New Language Law = FR-exting?

The following is in followup to my previous post about French language laws, in order to prevent the increasing intrusion of English-isms.

There was an article in the Le Figaro (online version) concerning text messaging (sending and receiving SMS) within France;  it refers to the use of all languages other than French when texting.

“As of Friday, April 5th, the new law dictates that a maximum of 12% of all SMS traffic within the French telecommunications system in foreign languages will be allowed (Loi 2872bis, Décret 842a, 18 Mars 2013, Loi concernant l’utilisation des langues étrangères dans les télécommunications).  Apparently, expressions such as ‘le weekend’, ‘le parking’, ‘bye bye’, ‘email’ and ‘ciao,’ that have become firmly implanted in the French vocabulary, are targeted.  In addition, for ‘email’ the French equivalent ‘courriel’ is now expected.

The most worrying part of the new law is the fact that once daily quotas are full, texts in entirely (or partly) foreign language and even using a single non-French word will be blocked.

A member of the French parliament has followed this up by proposing that all websites based in France must now contain a minimum of 33.3% French language content! Plus, all foreign language sites must offer the possibility of full availability in French.  He has also suggested that chat rooms and other facilities have limits similar to the mobile telephone regulations. It remains to be seen if this becomes law as well.”

En principe, I understand the desire to maintain French heritage and culture, but it will be interesting to see how this plays out en réalité!

(Source: Le Figaro)

22 thoughts on “New Language Law = FR-exting?

  1. Interesting post! I don’t expect this new surge of anti-foreign words will have any more effect than all the others for the last 40 years. It is completely impossible to dictate which words are spoken. The reason English is still the most “trendy” language in the world is because it is constantly evolving, adopting new and often foreign words.

  2. Sometimes I feel like in a circus here … Since we live here it became more and more worst…

  3. Agree, there are difficult bureaucratic hurdles to live in France – it’s such a personal and emotional choice as to whether living here is worth jumping through the hoops or not, but I guess, that goes for everywhere. Thanks so much for your comments.

  4. Oh wow! This seems like something that would be very difficult to enforce! Even if we don’t use them in texts the spoken French uses many English words! Just as English speakers (unknowingly, as I did before I began learning the language) use French words every day. French is beautiful and I agree that it should be preserved but I am not sure this is the right way … Does this mean I won’t be able to text my other English speaking friends while I am living in France? I guess we will see how this turns out… Nice post! Thanks!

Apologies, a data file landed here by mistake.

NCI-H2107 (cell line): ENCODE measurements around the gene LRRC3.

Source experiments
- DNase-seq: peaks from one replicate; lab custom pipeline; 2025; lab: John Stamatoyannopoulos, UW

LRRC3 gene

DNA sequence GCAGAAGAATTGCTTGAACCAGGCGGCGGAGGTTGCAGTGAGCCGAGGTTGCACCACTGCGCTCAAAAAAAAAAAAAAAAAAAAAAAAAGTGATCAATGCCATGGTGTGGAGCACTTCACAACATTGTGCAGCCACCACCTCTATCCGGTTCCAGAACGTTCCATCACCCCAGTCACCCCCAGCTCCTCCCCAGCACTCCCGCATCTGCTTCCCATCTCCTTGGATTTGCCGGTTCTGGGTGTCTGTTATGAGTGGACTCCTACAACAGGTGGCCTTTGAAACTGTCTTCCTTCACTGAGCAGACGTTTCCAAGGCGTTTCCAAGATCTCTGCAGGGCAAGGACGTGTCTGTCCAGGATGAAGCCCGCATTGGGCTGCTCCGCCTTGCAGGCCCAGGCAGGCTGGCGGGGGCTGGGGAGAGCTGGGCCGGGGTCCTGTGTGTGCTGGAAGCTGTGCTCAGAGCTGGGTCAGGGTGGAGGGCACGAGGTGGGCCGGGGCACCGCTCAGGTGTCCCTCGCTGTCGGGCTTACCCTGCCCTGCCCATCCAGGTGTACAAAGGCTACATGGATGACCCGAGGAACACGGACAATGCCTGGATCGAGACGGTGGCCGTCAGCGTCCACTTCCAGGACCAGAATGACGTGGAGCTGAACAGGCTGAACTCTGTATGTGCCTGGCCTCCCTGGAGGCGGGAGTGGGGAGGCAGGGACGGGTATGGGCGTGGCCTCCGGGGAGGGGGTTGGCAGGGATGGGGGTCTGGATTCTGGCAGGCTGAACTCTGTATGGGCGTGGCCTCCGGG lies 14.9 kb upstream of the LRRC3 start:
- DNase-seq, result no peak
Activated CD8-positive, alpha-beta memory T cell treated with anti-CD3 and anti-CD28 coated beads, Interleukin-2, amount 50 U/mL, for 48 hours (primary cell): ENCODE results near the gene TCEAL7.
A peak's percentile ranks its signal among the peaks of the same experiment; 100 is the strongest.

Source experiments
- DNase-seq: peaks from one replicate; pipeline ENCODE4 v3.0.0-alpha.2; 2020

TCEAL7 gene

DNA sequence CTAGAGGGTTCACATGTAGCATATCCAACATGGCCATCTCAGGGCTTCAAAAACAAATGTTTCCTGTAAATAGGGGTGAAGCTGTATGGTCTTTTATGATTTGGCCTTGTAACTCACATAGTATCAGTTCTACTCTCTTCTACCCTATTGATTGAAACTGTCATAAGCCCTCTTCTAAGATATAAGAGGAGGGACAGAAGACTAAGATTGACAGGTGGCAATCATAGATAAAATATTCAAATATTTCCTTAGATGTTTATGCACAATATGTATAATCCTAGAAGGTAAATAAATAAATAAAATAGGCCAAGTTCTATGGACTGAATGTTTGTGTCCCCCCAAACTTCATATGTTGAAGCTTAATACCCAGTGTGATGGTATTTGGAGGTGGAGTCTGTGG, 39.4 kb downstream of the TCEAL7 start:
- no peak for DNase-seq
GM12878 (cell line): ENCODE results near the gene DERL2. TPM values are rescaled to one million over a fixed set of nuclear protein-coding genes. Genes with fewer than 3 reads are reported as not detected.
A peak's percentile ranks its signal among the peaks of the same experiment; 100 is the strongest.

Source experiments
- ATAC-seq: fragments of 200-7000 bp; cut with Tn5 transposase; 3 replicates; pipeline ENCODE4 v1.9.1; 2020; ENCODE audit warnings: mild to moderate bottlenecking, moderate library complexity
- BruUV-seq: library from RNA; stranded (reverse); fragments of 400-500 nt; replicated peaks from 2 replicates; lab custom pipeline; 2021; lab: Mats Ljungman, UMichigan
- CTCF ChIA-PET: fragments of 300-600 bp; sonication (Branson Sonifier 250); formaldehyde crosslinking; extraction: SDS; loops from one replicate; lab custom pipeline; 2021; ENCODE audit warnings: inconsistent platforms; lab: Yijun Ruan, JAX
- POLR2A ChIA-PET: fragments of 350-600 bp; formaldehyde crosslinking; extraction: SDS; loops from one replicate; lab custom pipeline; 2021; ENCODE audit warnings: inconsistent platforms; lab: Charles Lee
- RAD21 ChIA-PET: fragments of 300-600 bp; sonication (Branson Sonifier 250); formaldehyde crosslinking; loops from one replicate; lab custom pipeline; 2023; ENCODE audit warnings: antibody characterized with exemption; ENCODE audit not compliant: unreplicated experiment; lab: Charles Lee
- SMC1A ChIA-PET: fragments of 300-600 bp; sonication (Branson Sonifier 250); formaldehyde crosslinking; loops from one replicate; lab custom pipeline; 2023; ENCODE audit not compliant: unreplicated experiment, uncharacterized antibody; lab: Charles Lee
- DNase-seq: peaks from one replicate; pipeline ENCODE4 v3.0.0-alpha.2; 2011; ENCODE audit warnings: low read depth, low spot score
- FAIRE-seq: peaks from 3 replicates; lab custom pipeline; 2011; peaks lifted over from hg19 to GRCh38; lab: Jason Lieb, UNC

5. colormusing says:

    How in the world is this going to be regulated?? It brings up questions of the privacy of our communications, among other things. Perhaps that member of parliament is willing to take on the responsibility of checking the percentage of French on millions of websites.

    Je suis d’accord de vous, Kim— I can understand the principle (there’s certainly a lot of squabbling over the supposed infiltration of languages other than English here in the US), and you know I love France and the French people and their language, BUT I can’t help feeling that they’re on the express highway to isolationism with stunts like this— and that won’t benefit anyone, especially the French, in the long run.

    Maybe, instead of trying to use legislation to force people to use the French language, they should think about channeling that energy and those resources into French language education options, so people could understand the benefits of learning French as a foreign language, rather than feeling bullied into it, or worse, deciding to leave France for somewhere a little more tolerant. There’s more than enough of that happening already, which is terribly sad in a country with so much to offer.

  6. I totally agree with your viewpoint – it will be interesting to see how this shakes out politically in the end! Merci pour votre commentaire.

  7. Wow. . .. Just. Wow. As you say, it will be interesting to see how this plays out in reality. Great post!

  8. frenchfry36 says:

    Encroyable. LOL.
    Language is an evolving thing, and impossible to regulate.

  9. I believe Quebec has pretty regulated standards enforced for display signs and songs played on the radio stations; will be interesting to see what France does with this. Merci for your comment.

  10. Mike Knoche says:

    What happens when you use a naughty English word?

  11. Good question 🙂

  12. Rita says:

    well you obviously missed out on this being an april fools – possion d’avril. you must be american to be as stupid as that….

  13. This is all a bit scary isn’t it? Nevertheless, as with many other things the French get agitated about, often they never actually see the light of day. They don’t seem to be quite so bothered about making u-turns as some of the rest of their European compatriots.

    On a more serious note though, unless languages are prepared to evolve and develop they run the risk of “diminution”. I did a course recently on la Francophonie and there is a sense in which la creolisation is seen as both the saviour and the death knell of the French language. Interesting!!

    Great post, Kim.

  14. Thanks, Corinne. I agree – usually it’s much ado about nothing mentality here 🙂

  15. leamuse says:

    Interesting but I am not going to worry about it. Even if it were to materialise, I wouldn’t want to be anywhere but here. C’est la vie!

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